By this particular measure, water vapor can be thought of as providing 36% of the greenhouse effect, and carbon dioxide 9%, but the effect of removal of both of these constituents will be greater than the total that each reduces the effect, in this case more than 45%. An additional proviso is that these numbers are computed holding the cloud distribution fixed. But removing water vapor from the atmosphere while holding clouds fixed is not likely to be physically relevant. In addition, the effects of a given gas are typically nonlinear in the amount of that gas, since the absorption by the gas at one level in the atmosphere can remove photons that would otherwise interact with the gas at another altitude. The kinds of estimates presented in the table, while often encountered in the controversies surrounding global warming, must be treated with caution. Different estimates found in different sources typically result from different definitions and do not reflect uncertainties in the underlying radiative transfer.
The rise in gas prices reflects a variety of factors, but they can all be summed up as follows: extracting oil from the ground keeps getting harder. Whether it’s the uncertainty that comes from political unrest or the pirce of exploration and new drilling technology, people are consuming oil faster than the earth can make it. Now, there’s a huge amount of oil and we’ve been at it for a long time. In bible, they talk about ‘bitumen pools’, in which oil used to just bubble up to the surface in some areas. Humans have used petroleum for a very long time, as sealant, fuel, medicine, construction material, and so forth. And the reason you don’t see black gold bubbling up into pools any more is that all the easy sources of oil have been tapped already.Oil has become exponentially more important to humanity, and so when we build an infrastructure based on cheap gas, more expensive gas hits the poor the hardest, while we turn to ever dirtier and more expensive methods to extract fossil fuels from the earth. The higher gas prices go, the higher the ceiling for extraction costs, which basically means than drilling itself becomes less efficient and worse for the environment. As we have already seen, $4 gas just makes it easier for oil companies to drum up support for ANWR drilling and so forth, and forces more of our (and China’s) energy production into coal.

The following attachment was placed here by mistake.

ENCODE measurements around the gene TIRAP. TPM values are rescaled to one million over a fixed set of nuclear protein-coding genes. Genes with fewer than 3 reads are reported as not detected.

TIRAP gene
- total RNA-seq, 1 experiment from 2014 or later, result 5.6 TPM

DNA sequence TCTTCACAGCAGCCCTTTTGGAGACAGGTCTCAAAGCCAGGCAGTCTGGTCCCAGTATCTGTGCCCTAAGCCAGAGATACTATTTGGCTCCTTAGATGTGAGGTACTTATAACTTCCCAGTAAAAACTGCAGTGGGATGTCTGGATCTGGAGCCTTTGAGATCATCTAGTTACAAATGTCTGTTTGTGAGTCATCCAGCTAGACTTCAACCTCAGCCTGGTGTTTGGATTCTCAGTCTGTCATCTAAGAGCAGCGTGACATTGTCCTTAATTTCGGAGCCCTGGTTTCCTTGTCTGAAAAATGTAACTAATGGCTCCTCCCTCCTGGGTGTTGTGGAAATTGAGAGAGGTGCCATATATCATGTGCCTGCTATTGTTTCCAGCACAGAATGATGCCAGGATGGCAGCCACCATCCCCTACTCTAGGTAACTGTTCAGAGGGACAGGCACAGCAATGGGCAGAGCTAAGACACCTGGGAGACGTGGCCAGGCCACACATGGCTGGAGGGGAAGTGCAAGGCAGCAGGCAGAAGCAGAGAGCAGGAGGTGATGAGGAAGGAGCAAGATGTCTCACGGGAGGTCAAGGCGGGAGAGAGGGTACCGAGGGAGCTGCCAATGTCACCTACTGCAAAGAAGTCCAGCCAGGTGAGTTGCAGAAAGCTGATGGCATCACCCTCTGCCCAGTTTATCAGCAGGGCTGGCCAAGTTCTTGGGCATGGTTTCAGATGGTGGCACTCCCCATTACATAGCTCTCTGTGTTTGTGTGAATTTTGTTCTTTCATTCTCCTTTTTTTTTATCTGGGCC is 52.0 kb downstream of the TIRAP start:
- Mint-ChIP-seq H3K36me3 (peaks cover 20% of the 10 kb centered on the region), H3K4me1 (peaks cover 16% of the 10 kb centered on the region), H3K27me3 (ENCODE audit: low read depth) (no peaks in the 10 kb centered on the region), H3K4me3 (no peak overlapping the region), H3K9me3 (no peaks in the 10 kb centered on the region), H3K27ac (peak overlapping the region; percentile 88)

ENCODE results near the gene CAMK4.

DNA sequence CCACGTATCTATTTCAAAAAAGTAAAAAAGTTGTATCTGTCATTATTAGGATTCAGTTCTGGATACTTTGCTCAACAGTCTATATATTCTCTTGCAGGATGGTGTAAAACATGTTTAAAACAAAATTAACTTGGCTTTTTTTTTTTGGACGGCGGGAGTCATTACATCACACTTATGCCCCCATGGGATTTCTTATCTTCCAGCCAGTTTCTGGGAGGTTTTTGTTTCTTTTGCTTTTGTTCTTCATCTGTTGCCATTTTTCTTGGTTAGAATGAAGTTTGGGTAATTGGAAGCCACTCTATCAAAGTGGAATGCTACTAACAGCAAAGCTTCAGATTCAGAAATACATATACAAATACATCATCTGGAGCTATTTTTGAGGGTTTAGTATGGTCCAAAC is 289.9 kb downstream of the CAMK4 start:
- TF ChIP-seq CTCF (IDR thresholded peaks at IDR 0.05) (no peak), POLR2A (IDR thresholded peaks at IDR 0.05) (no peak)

On the other hand, nothing else, in the absence of government action of some sort, has the direct power to get Americans to drive less.
Hydrogen not only is less efficient than plain old electricity to create and transmit along pipelines, but its use (at least in today’s incarnation of H fuel cells) creates water vapor, which, as we know is one of the most important greenhouse gases. The reason you don’t hear that much about it is that water stays in the atmosphere for a much shorter time than carbon dioxide, both of which are produced when you burn gasoline, for example. But if we all switched to a hydrogen economy tomorrow, we’d be loading the atmosphere with more water vapor than ever before on a constant and increasing basis. The only way H can be said to help global warming is if it doesn’t succeed on a large scale.Not to mention that the principal way to manufacture hydrogen industrially is to use fossil fuels like methane or coal.
On the other hand, if we just affix a condenser to the exhaust from a hydrogen fuel cell, and found an efficient process for electrolysis (the conversion of brine [salt water] to hydrogen) and then figured out how not to lose another third of its energy to be compressed into a liquid and transported via pipeline…